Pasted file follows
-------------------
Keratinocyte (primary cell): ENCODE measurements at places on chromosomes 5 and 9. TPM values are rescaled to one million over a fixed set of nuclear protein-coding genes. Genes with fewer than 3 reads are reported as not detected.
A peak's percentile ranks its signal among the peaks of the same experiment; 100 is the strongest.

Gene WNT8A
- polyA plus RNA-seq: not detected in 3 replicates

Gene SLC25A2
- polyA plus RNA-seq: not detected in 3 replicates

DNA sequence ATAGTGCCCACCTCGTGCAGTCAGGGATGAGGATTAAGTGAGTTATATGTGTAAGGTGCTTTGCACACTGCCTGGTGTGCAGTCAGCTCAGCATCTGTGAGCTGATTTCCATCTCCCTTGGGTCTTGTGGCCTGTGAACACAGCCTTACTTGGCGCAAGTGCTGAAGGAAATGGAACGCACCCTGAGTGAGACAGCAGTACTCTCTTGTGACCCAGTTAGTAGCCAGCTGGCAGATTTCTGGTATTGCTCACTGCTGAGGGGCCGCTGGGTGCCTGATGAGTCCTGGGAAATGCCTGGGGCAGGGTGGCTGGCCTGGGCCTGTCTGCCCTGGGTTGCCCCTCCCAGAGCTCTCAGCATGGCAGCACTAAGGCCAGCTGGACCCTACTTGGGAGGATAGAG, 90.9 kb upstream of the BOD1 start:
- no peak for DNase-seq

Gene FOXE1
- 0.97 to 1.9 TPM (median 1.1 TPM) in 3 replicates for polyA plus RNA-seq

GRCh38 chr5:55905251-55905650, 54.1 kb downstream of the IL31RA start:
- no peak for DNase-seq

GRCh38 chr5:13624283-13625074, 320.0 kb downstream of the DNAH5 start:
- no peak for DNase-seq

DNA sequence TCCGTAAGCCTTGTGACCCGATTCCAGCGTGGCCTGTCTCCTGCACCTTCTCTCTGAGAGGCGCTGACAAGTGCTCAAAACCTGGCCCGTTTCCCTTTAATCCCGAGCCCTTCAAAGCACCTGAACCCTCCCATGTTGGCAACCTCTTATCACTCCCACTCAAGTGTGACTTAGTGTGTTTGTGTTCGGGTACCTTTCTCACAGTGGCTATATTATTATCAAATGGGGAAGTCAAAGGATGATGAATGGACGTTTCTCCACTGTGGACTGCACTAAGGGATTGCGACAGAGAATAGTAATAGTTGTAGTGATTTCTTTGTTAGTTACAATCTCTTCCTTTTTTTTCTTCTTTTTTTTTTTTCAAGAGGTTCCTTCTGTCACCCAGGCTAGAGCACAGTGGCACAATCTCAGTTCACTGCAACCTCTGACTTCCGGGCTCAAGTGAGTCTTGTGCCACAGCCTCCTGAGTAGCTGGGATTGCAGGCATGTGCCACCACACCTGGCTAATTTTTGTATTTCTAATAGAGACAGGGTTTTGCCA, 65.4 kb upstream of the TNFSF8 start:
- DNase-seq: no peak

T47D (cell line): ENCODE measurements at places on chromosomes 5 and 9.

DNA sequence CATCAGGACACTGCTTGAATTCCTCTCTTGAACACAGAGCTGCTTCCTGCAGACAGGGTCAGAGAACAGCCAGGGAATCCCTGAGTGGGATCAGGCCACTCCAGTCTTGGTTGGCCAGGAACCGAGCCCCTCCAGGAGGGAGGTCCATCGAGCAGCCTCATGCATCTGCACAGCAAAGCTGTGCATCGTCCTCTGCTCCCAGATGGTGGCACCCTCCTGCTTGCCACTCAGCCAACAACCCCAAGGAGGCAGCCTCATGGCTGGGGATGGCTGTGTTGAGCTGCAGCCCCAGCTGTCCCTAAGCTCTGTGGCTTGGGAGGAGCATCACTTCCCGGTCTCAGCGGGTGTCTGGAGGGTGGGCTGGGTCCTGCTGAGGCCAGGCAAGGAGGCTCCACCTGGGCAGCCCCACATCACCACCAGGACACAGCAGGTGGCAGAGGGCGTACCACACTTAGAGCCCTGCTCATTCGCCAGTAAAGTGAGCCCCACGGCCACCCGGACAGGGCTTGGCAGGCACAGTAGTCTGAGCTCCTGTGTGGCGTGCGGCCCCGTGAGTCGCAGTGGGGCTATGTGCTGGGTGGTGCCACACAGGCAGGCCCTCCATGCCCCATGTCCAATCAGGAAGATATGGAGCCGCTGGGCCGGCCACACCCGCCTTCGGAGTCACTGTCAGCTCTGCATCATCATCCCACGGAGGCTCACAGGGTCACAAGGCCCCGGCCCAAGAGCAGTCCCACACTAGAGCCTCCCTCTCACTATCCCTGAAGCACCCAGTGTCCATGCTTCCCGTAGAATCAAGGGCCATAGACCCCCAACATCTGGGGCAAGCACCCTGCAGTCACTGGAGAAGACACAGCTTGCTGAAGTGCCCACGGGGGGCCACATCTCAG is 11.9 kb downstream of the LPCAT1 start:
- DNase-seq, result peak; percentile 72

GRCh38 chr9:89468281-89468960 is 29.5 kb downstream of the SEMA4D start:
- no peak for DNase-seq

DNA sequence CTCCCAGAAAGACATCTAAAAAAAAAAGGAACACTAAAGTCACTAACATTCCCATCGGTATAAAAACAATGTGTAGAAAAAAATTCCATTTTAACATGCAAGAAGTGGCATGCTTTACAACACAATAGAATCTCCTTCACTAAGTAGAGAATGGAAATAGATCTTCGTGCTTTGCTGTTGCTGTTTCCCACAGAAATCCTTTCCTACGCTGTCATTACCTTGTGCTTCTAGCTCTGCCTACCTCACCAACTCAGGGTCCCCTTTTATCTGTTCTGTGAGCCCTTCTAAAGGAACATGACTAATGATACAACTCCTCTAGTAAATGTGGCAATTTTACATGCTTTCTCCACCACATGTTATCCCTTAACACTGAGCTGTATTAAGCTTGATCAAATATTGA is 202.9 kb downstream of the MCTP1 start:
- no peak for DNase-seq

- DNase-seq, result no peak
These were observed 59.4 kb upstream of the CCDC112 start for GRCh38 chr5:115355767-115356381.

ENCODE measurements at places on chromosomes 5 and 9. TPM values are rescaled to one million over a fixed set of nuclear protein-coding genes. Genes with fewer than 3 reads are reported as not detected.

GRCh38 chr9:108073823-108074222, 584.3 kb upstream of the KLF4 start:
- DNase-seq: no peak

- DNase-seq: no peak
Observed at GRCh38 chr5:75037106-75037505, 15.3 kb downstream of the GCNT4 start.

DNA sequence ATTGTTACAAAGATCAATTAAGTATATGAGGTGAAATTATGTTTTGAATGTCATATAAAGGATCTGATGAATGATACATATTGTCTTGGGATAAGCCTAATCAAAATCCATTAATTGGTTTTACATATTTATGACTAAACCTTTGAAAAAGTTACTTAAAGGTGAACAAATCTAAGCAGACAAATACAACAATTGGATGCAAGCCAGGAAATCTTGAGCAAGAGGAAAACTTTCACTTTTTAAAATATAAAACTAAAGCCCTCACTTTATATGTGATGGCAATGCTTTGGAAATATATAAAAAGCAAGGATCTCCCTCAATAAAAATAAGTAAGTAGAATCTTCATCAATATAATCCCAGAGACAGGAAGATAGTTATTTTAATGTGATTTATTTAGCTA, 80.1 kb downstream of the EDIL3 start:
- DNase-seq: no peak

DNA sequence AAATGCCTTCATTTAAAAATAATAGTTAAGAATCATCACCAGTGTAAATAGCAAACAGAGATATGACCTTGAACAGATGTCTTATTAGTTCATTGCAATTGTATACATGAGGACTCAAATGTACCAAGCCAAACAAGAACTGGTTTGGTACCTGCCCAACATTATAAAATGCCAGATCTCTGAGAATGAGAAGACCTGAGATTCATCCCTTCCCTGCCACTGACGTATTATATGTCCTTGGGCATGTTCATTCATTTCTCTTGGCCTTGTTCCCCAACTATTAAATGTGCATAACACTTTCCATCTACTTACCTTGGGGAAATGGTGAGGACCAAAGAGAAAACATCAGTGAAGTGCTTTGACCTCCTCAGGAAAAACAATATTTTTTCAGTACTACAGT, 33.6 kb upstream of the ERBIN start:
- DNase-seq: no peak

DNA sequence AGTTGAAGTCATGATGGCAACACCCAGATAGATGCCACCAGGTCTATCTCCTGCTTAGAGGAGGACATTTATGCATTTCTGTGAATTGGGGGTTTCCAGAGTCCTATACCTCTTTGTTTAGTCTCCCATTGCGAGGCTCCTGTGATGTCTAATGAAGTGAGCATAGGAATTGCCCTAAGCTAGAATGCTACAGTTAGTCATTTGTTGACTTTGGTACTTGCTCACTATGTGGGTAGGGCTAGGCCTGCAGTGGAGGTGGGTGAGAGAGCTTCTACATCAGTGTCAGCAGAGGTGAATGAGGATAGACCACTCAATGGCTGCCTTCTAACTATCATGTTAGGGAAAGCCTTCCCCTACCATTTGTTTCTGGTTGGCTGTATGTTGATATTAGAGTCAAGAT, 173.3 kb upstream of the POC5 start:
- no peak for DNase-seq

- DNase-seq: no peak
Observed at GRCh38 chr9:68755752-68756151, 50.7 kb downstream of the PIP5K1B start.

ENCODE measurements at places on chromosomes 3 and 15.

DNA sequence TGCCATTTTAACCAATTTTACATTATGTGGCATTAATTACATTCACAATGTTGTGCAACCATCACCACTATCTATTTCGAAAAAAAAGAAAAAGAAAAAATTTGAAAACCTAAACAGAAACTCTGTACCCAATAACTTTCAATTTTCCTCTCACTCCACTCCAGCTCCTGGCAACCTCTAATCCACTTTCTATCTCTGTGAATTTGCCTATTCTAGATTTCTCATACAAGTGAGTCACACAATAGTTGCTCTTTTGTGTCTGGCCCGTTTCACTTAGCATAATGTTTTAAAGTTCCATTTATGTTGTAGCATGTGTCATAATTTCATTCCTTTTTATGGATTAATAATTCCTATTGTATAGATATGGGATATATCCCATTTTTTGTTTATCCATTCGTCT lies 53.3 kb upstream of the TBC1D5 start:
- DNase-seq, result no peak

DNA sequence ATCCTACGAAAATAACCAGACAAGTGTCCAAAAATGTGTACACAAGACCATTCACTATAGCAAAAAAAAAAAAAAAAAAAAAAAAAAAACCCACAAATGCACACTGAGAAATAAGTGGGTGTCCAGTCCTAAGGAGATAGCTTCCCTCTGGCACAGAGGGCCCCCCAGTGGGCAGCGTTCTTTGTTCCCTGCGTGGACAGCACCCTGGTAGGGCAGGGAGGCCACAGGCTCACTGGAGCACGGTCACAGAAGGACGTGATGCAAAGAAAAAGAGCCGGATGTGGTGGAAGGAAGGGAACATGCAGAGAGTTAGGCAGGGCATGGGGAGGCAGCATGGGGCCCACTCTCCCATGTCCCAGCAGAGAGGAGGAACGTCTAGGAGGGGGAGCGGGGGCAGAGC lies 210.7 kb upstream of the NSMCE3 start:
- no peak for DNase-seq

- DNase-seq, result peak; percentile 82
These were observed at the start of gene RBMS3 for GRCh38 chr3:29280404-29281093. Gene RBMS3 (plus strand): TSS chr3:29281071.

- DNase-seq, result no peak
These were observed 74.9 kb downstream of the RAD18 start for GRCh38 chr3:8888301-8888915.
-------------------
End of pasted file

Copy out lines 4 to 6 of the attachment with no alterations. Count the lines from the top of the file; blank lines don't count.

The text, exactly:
- polyA plus RNA-seq: not detected in 3 replicates

Gene SLC25A2
- polyA plus RNA-seq: not detected in 3 replicates